• Angiosperms: They are floral (flowering) plants. The most common examples are Amazon water lilies and sunflowers. Generally, this type can be used widely for humans and animals in the medical field. Therefore, it can be considered a flora medicine or used generally for health purposes.
    « Amazon water lily is a rainforest flora as they live in the Amazon forest. It is also referred to as an aquatic plant as it lives in lakes of America, especially the southern ones.
    « Sunflower plant is a flora (a flowering plant). As it can be used as a flower and as a plant.
Figure 2: examples of flora. Image Credit: Wikimedia.


Normal Flora

The term normal flora is different from the flora that is described above. Normal flora refers to the microorganisms that live naturally on the body of another organism. “Natural” because these microorganisms do not cause disease to their host (unless under certain conditions, such as when the host becomes immunocompromised). The human body, for instance, has normal flora consisting of bacteria that apparently protect the body against the invasion of more harmful disease-causing bacteria. Escherichia coli is an example of bacterial species that is a part of the normal gut flora.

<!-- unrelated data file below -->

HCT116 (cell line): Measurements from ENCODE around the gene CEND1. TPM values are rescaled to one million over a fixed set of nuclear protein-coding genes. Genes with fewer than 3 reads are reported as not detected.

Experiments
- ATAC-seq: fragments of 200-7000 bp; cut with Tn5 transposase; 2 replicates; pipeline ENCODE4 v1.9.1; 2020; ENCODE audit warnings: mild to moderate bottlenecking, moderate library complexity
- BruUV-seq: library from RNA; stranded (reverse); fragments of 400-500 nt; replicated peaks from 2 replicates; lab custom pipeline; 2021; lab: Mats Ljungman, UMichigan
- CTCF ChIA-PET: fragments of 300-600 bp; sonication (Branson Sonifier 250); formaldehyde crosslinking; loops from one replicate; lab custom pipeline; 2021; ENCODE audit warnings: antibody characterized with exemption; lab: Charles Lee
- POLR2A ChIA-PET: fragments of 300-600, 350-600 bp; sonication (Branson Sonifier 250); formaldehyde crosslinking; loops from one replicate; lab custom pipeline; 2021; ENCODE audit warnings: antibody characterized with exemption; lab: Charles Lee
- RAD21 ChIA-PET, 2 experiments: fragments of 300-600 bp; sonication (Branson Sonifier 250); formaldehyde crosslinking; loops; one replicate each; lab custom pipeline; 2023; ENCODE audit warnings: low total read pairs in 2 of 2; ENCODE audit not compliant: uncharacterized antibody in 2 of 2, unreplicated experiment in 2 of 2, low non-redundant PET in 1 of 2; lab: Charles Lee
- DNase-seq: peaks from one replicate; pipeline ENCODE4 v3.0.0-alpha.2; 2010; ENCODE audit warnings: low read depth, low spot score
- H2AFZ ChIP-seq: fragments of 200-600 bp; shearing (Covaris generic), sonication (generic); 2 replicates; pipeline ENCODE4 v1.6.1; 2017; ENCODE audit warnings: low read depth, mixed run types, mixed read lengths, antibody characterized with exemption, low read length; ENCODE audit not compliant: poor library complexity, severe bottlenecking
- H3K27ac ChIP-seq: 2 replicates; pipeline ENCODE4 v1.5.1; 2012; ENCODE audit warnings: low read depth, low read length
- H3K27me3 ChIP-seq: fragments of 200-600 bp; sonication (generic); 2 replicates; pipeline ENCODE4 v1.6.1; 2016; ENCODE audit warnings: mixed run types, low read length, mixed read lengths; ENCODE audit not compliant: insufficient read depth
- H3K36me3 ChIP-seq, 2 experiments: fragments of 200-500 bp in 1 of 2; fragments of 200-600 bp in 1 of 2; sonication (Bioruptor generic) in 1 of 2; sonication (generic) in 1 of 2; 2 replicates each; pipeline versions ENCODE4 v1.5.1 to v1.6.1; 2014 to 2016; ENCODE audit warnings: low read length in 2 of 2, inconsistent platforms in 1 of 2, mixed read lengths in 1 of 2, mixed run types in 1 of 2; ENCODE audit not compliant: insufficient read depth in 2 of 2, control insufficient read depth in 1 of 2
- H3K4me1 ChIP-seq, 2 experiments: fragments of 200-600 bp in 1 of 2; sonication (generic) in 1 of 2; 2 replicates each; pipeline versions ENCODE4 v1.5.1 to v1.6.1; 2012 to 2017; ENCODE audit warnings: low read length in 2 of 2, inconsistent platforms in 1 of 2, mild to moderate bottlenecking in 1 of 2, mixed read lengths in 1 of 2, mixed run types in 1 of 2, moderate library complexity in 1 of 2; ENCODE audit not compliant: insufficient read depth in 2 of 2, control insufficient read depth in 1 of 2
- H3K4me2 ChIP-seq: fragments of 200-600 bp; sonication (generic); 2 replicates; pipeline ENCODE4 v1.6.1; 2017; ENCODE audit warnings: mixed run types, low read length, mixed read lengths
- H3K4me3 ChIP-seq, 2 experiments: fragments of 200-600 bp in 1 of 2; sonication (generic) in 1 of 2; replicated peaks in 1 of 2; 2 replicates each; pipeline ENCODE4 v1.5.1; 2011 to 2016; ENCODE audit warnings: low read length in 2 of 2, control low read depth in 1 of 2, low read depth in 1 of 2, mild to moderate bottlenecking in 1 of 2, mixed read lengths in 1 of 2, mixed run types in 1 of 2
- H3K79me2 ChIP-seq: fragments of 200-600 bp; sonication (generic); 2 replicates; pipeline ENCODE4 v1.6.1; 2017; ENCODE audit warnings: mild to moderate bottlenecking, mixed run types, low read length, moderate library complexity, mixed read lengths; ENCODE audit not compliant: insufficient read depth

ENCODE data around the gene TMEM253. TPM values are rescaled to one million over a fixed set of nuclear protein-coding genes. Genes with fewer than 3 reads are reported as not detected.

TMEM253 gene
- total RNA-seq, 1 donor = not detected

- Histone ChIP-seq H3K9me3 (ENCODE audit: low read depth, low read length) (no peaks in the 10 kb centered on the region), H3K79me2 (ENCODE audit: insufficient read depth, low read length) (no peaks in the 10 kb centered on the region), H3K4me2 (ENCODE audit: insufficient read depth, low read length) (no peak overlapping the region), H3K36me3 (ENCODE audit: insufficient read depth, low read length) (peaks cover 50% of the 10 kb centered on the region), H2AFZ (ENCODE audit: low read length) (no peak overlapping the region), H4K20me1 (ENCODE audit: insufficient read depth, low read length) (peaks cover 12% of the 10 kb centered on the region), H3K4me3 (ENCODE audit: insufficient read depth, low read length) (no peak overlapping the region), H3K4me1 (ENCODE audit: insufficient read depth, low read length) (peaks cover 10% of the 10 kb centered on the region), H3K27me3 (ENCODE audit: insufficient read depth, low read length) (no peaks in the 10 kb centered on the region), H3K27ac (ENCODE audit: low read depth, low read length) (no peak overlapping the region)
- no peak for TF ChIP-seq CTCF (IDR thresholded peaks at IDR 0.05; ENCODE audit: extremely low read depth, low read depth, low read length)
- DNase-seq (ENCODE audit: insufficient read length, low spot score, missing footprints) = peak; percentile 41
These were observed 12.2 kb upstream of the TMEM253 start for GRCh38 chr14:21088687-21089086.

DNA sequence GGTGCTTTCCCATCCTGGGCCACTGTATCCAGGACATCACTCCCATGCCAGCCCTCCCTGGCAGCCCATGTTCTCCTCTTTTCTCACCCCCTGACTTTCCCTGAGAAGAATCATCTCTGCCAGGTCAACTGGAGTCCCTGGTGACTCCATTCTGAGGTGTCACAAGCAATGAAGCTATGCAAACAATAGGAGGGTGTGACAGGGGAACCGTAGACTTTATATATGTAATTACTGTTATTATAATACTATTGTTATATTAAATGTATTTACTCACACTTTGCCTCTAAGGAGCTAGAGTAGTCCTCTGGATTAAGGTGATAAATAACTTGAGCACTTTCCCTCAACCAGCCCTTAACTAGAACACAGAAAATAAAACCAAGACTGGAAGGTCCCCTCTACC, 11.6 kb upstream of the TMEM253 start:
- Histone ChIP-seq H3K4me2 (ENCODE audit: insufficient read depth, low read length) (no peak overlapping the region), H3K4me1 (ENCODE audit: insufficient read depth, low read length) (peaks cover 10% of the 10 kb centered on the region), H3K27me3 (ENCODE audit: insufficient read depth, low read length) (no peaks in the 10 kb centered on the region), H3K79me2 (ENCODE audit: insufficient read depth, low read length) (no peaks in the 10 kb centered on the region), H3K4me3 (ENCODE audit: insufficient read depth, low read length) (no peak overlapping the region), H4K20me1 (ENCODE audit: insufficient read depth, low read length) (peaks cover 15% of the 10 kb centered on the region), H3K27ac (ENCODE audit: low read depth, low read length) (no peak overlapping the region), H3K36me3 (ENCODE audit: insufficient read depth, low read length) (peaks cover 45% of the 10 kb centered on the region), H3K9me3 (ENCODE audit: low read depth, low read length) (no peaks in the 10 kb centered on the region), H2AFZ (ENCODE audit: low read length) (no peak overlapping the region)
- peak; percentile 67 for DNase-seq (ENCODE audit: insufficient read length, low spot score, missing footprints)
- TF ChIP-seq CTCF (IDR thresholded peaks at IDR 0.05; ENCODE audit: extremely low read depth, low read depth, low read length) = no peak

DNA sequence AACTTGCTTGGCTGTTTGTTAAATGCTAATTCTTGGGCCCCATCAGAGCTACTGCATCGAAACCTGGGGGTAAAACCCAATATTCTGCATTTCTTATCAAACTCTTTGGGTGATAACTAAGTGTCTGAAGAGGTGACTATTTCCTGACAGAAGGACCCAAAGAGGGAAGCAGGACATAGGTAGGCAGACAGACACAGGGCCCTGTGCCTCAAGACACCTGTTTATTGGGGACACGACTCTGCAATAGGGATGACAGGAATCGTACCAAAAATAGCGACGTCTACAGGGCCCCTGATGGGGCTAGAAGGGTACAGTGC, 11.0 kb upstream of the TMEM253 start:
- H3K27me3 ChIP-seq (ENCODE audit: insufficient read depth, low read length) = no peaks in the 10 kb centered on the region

Answer the quiz below to check what you have learned so far about flora.


Choose the best answer. 

1. What is flora?

2. Plant group with no vascular system

3. Plant group producing seeds

4. Mosses belong to this plant group

5. Includes the flowering plants

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Further Reading


  • Tropical Rainforest Plant List, Information, Pictures and Facts. Wild. (2019, May 2). Retrieved April 29, 2022, from https://www.activewild.com/tropical-rainforest-plants-list/
  • Classification of plants: 4 major types of plants. Bio Explorer. (2021, October 10). Retrieved April 29, 2022, from https://www.bioexplorer.net/plants/
  • Classification of plants: 4 major types of plants. Bio Explorer. (2021, October 10). Retrieved April 29, 2022, from https://www.bioexplorer.net/plants/
  • Encyclopedia.com. (2022, April 26). .” Plant Sciences. . encyclopedia.com. 25 Apr. 2022.
  • Encyclopedia.com. Retrieved April 26, 2022, from https://www.encyclopedia.com/philosophy-and-religion/ancient-religions/ancient-religion/flora
  • Encyclopædia Britannica, inc. (n.d.). Definition of the kingdom. Encyclopædia Britannica. Retrieved April 26, 2022, from https://www.britannica.com/plant/plant/Definition-of-the-kingdom
  • Encyclopædia Britannica, inc. (n.d.). Moss. Encyclopædia Britannica. Retrieved April 29, 2022, from https://www.britannica.com/plant/moss-plant
  • Merriam-Webster. (n.d.). Flora definition & meaning. Merriam-Webster. Retrieved April 26, 2022, from https://www.merriam-webster.com/dictionary/flora#synonyms
  • Plant Kingdom – TOPPR-Guides. (n.d.). Retrieved April 26, 2022, from https://www.toppr.com/guides/biology/diversity-in-living-organisms/plant-kingdom/